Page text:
The Byzantine Empire, successor to the Assyrian-Achmaenid-Macedonian-Roman lineage, similarly found that their reserves of precious metals were ‘again, leaked away to India.’ A significant part of Indian royal treasuries, when these hoards “fell a prey to European invaders, it was found that the gold coins of the Byzantine emperors formed no small part of their treasures”
In 1748, Baron de Montesquieu, warned Europeans that …
Every nation, that ever traded to the Indies, has constantly carried bullion, and brought merchandises in return. … commerce of the Romans to the Indies was very considerable … this commerce was carried on entirely with bullion … They want, therefore, nothing but our bullion, to serve as the medium of value, and for this they give us merchandises in return … that bullion was always carried to the Indies, and never any brought from thence. (ellipsis mine).
Even modern writers resent the fact that despite the “absence of indigenous sources of gold and silver” the “very favourable export-import balance” resulted in “inherent strenghth of the Indian economy”.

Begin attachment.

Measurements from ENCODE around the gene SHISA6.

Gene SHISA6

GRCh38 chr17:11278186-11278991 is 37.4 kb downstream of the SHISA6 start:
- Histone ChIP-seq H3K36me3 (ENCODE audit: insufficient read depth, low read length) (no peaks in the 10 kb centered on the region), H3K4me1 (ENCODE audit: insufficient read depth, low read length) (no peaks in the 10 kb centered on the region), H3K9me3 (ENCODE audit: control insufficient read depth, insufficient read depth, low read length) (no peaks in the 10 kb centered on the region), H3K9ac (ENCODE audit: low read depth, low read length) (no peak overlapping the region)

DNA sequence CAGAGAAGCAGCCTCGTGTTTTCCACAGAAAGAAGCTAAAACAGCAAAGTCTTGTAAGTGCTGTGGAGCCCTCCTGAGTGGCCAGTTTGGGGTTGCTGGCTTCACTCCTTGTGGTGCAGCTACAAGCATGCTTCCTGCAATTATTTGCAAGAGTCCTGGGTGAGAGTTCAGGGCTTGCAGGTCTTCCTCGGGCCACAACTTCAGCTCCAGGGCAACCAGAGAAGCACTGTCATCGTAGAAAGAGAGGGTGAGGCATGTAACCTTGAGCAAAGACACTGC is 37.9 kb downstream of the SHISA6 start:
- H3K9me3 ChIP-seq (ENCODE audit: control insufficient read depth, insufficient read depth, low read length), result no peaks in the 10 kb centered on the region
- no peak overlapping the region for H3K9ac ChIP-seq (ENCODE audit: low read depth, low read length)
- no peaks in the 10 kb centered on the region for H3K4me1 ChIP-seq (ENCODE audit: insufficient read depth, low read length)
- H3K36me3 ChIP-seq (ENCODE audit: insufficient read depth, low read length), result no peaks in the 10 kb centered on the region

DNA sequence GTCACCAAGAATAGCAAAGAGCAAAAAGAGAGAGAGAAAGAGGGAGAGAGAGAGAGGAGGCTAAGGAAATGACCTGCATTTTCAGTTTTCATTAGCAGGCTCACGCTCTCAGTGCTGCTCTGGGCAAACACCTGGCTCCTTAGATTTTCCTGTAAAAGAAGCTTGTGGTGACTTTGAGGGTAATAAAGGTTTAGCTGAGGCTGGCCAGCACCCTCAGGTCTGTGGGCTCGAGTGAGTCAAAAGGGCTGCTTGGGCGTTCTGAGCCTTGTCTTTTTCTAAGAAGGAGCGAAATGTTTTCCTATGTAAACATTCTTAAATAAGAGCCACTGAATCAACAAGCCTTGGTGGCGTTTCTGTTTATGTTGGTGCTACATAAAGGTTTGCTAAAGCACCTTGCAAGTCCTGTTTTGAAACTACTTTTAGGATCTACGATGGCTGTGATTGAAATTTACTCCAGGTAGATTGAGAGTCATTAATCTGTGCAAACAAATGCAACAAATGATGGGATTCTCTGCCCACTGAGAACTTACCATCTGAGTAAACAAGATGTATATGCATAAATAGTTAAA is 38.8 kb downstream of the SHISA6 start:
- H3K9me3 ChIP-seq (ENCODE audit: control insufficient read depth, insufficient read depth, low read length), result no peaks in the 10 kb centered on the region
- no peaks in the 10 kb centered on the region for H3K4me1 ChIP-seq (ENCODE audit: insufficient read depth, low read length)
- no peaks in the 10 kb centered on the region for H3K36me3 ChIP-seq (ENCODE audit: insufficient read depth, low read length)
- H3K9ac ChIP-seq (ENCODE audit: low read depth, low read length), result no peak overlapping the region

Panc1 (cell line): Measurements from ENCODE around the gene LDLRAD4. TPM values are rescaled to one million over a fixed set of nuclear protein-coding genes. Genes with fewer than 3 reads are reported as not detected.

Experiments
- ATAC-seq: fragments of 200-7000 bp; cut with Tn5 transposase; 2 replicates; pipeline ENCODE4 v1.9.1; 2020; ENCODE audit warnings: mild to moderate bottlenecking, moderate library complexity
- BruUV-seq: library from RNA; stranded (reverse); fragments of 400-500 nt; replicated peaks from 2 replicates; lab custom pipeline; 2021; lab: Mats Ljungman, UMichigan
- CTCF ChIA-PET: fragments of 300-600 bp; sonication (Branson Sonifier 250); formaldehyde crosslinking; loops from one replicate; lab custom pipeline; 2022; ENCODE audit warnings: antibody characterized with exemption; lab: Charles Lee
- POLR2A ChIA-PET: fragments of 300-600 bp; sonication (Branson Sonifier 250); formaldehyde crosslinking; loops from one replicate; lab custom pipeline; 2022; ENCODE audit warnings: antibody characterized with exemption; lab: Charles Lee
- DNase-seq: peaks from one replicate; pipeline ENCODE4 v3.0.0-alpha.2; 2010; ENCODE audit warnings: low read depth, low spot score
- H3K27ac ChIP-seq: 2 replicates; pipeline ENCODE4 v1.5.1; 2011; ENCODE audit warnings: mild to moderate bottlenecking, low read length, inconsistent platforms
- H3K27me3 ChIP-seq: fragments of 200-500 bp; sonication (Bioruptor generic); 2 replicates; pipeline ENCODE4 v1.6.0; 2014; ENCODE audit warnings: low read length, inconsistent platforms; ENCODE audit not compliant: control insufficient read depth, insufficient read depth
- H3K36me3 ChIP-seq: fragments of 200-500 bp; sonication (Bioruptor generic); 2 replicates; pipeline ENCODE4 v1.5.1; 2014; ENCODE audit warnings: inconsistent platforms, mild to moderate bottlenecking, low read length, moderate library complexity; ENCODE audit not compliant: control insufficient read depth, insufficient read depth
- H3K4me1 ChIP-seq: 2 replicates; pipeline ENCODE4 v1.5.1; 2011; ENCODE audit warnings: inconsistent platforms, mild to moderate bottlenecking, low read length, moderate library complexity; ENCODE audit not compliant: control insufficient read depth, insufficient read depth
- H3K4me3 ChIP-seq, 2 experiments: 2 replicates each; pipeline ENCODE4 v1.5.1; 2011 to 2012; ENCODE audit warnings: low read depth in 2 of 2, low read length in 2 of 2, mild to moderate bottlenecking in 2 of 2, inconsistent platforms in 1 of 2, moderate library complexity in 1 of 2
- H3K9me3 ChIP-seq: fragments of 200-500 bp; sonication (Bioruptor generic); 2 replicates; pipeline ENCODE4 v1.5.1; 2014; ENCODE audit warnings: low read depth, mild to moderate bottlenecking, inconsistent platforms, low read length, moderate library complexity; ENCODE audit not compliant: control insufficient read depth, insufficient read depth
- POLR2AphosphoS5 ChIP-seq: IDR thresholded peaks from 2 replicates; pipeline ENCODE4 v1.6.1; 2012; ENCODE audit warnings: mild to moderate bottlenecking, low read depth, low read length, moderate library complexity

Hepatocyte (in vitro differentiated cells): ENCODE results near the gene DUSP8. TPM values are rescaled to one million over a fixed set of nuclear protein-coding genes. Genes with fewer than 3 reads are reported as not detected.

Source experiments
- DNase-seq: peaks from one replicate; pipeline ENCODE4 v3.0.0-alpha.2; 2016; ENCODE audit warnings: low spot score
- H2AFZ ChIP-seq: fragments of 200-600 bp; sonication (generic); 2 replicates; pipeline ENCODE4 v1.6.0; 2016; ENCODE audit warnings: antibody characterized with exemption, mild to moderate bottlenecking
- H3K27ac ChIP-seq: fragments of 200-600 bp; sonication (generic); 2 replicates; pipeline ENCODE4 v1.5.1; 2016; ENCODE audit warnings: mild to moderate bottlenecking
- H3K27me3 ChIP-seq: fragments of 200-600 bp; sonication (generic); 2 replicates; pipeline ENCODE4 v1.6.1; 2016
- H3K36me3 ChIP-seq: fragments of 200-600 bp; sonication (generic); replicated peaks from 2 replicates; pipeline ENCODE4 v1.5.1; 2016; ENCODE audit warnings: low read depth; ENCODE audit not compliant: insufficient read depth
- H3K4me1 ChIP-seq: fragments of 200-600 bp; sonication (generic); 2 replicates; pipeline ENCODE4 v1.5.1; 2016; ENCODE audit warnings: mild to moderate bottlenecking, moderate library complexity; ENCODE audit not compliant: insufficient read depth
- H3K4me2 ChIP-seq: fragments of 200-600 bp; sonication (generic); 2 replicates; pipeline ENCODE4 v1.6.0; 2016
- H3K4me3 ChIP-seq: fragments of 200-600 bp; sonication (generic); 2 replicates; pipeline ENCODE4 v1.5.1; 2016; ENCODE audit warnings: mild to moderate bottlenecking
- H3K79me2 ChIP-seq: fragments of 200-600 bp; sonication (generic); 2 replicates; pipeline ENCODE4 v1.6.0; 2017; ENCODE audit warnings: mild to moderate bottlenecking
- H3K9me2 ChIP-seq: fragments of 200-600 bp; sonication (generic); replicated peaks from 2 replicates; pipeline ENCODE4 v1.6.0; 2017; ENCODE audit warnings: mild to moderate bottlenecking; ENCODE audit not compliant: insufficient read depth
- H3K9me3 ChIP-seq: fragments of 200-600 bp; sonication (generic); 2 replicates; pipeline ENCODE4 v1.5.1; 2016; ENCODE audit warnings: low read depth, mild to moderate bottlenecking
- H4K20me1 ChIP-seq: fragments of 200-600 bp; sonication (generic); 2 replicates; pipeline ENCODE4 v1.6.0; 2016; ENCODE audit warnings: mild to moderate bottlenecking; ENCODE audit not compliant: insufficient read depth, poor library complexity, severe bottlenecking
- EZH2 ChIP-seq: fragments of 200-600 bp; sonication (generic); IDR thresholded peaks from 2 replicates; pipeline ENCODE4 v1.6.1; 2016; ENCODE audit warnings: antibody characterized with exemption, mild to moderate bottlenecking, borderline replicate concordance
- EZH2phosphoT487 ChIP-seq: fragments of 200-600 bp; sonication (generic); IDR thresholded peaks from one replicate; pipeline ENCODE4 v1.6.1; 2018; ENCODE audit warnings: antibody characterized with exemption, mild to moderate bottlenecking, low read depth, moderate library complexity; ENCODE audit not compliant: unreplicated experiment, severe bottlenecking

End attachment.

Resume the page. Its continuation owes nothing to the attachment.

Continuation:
Further, it has been correctly observed that in “our period the subcontinent drew vast amounts of gold and silver, exceeding previous periods and exceeding all other parts of the contemporary world so far.”
A French visitor to India Francois Bernier enviously wrote how
It should not escape notice that gold and silver, after circulating in every other quarter of the globe, come at length to be absorbed in Hindostan. (from Travels in the Mogul Empire By François Bernier, Irving Brock)
Another current day writer describes how